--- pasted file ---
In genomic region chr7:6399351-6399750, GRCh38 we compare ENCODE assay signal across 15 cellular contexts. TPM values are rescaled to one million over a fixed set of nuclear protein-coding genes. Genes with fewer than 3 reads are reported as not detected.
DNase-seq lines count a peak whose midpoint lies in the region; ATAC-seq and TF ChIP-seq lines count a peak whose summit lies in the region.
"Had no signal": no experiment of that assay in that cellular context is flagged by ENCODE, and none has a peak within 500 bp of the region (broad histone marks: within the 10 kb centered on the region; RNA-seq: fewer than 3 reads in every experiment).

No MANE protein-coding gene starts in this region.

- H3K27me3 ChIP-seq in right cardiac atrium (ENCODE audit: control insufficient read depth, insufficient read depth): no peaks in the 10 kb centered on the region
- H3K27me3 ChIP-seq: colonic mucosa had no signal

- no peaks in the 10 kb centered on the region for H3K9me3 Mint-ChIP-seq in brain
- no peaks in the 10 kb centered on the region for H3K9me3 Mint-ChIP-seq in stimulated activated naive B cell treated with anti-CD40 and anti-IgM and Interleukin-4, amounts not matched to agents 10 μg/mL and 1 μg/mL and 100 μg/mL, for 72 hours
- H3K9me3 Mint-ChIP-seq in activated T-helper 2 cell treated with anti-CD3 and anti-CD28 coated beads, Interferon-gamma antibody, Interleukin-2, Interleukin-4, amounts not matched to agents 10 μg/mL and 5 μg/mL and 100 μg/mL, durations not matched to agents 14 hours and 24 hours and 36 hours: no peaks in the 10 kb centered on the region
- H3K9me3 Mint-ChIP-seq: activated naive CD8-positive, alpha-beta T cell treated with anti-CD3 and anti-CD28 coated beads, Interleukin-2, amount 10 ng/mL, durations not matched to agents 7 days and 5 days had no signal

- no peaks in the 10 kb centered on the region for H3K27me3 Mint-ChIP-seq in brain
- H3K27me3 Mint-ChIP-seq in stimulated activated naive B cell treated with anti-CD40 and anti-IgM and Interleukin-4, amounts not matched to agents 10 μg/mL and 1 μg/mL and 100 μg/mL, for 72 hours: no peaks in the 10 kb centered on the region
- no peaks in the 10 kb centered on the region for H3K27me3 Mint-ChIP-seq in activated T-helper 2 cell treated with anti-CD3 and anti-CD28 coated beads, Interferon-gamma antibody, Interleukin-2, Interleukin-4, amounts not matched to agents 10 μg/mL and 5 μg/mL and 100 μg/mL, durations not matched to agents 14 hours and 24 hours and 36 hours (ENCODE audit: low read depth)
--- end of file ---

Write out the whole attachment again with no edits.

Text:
In genomic region chr7:6399351-6399750, GRCh38 we compare ENCODE assay signal across 15 cellular contexts. TPM values are rescaled to one million over a fixed set of nuclear protein-coding genes. Genes with fewer than 3 reads are reported as not detected.
DNase-seq lines count a peak whose midpoint lies in the region; ATAC-seq and TF ChIP-seq lines count a peak whose summit lies in the region.
"Had no signal": no experiment of that assay in that cellular context is flagged by ENCODE, and none has a peak within 500 bp of the region (broad histone marks: within the 10 kb centered on the region; RNA-seq: fewer than 3 reads in every experiment).

No MANE protein-coding gene starts in this region.

- H3K27me3 ChIP-seq in right cardiac atrium (ENCODE audit: control insufficient read depth, insufficient read depth): no peaks in the 10 kb centered on the region
- H3K27me3 ChIP-seq: colonic mucosa had no signal

- no peaks in the 10 kb centered on the region for H3K9me3 Mint-ChIP-seq in brain
- no peaks in the 10 kb centered on the region for H3K9me3 Mint-ChIP-seq in stimulated activated naive B cell treated with anti-CD40 and anti-IgM and Interleukin-4, amounts not matched to agents 10 μg/mL and 1 μg/mL and 100 μg/mL, for 72 hours
- H3K9me3 Mint-ChIP-seq in activated T-helper 2 cell treated with anti-CD3 and anti-CD28 coated beads, Interferon-gamma antibody, Interleukin-2, Interleukin-4, amounts not matched to agents 10 μg/mL and 5 μg/mL and 100 μg/mL, durations not matched to agents 14 hours and 24 hours and 36 hours: no peaks in the 10 kb centered on the region
- H3K9me3 Mint-ChIP-seq: activated naive CD8-positive, alpha-beta T cell treated with anti-CD3 and anti-CD28 coated beads, Interleukin-2, amount 10 ng/mL, durations not matched to agents 7 days and 5 days had no signal

- no peaks in the 10 kb centered on the region for H3K27me3 Mint-ChIP-seq in brain
- H3K27me3 Mint-ChIP-seq in stimulated activated naive B cell treated with anti-CD40 and anti-IgM and Interleukin-4, amounts not matched to agents 10 μg/mL and 1 μg/mL and 100 μg/mL, for 72 hours: no peaks in the 10 kb centered on the region
- no peaks in the 10 kb centered on the region for H3K27me3 Mint-ChIP-seq in activated T-helper 2 cell treated with anti-CD3 and anti-CD28 coated beads, Interferon-gamma antibody, Interleukin-2, Interleukin-4, amounts not matched to agents 10 μg/mL and 5 μg/mL and 100 μg/mL, durations not matched to agents 14 hours and 24 hours and 36 hours (ENCODE audit: low read depth)